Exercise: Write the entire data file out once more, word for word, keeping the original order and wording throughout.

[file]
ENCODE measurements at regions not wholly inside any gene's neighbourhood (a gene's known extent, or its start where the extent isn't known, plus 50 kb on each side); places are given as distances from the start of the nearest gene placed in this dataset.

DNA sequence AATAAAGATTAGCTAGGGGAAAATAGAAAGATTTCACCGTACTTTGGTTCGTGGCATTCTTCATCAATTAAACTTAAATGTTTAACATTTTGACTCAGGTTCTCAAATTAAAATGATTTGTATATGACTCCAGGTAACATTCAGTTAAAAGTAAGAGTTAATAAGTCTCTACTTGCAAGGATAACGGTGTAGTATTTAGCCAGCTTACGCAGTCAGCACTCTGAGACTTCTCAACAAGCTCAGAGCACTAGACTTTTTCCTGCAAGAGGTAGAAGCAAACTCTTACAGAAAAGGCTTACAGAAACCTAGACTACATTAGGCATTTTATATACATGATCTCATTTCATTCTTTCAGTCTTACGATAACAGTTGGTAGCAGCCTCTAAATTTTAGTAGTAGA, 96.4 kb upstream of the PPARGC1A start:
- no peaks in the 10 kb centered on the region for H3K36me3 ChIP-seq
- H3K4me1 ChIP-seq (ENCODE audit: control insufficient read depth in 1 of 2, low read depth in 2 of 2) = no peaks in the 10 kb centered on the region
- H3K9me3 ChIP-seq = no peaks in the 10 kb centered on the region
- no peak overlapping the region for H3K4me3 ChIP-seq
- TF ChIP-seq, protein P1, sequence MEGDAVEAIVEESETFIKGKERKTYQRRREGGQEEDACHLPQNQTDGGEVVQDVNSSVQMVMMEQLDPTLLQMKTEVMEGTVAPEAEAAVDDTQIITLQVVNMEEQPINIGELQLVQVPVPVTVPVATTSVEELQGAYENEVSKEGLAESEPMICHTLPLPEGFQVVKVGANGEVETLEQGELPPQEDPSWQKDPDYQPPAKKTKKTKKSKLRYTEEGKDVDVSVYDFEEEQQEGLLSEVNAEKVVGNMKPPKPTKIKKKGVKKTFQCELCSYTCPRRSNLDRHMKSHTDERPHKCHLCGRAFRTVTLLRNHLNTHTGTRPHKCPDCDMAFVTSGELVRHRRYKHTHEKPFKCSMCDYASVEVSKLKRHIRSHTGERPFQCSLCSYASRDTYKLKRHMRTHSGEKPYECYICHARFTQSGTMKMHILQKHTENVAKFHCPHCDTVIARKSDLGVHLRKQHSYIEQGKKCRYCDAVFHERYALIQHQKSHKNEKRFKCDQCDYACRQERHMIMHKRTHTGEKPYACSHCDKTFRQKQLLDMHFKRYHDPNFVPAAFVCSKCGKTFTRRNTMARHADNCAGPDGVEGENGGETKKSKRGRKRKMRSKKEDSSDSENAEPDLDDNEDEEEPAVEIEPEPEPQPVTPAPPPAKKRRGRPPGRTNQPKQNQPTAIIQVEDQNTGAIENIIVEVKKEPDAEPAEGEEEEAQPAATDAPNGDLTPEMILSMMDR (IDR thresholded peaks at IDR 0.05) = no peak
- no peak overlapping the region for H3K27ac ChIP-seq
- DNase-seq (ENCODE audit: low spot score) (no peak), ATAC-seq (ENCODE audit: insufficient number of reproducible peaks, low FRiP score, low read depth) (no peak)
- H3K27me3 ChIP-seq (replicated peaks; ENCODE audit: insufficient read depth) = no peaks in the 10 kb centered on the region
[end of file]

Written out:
ENCODE measurements at regions not wholly inside any gene's neighbourhood (a gene's known extent, or its start where the extent isn't known, plus 50 kb on each side); places are given as distances from the start of the nearest gene placed in this dataset.

DNA sequence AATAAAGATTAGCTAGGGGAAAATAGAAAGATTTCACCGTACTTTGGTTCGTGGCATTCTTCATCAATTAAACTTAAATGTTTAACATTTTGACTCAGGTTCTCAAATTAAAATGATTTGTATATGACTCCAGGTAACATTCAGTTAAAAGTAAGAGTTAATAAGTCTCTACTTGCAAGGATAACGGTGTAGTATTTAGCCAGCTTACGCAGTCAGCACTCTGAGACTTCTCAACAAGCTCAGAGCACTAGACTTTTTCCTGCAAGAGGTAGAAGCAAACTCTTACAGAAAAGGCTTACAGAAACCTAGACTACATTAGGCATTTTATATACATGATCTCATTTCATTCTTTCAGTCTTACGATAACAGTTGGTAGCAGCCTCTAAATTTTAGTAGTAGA, 96.4 kb upstream of the PPARGC1A start:
- no peaks in the 10 kb centered on the region for H3K36me3 ChIP-seq
- H3K4me1 ChIP-seq (ENCODE audit: control insufficient read depth in 1 of 2, low read depth in 2 of 2) = no peaks in the 10 kb centered on the region
- H3K9me3 ChIP-seq = no peaks in the 10 kb centered on the region
- no peak overlapping the region for H3K4me3 ChIP-seq
- TF ChIP-seq, protein P1, sequence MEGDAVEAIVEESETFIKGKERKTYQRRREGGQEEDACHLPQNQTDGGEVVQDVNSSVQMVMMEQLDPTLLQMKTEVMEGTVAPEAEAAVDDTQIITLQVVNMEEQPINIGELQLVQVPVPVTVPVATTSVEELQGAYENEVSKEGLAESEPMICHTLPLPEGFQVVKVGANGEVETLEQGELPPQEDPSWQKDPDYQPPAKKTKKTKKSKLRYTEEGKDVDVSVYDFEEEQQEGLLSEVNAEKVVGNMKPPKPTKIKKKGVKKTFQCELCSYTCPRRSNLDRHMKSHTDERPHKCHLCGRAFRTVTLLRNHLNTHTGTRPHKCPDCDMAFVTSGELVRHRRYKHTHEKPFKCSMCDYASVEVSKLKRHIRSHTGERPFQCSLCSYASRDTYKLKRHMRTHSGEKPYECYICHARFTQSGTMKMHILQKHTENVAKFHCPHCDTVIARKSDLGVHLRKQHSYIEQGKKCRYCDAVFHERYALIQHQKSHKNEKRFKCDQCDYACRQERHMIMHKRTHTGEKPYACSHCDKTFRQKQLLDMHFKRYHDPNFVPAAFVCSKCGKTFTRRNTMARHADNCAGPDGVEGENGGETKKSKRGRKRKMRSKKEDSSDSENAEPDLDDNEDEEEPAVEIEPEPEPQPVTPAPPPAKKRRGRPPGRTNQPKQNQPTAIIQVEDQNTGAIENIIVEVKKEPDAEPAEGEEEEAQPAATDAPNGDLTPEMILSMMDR (IDR thresholded peaks at IDR 0.05) = no peak
- no peak overlapping the region for H3K27ac ChIP-seq
- DNase-seq (ENCODE audit: low spot score) (no peak), ATAC-seq (ENCODE audit: insufficient number of reproducible peaks, low FRiP score, low read depth) (no peak)
- H3K27me3 ChIP-seq (replicated peaks; ENCODE audit: insufficient read depth) = no peaks in the 10 kb centered on the region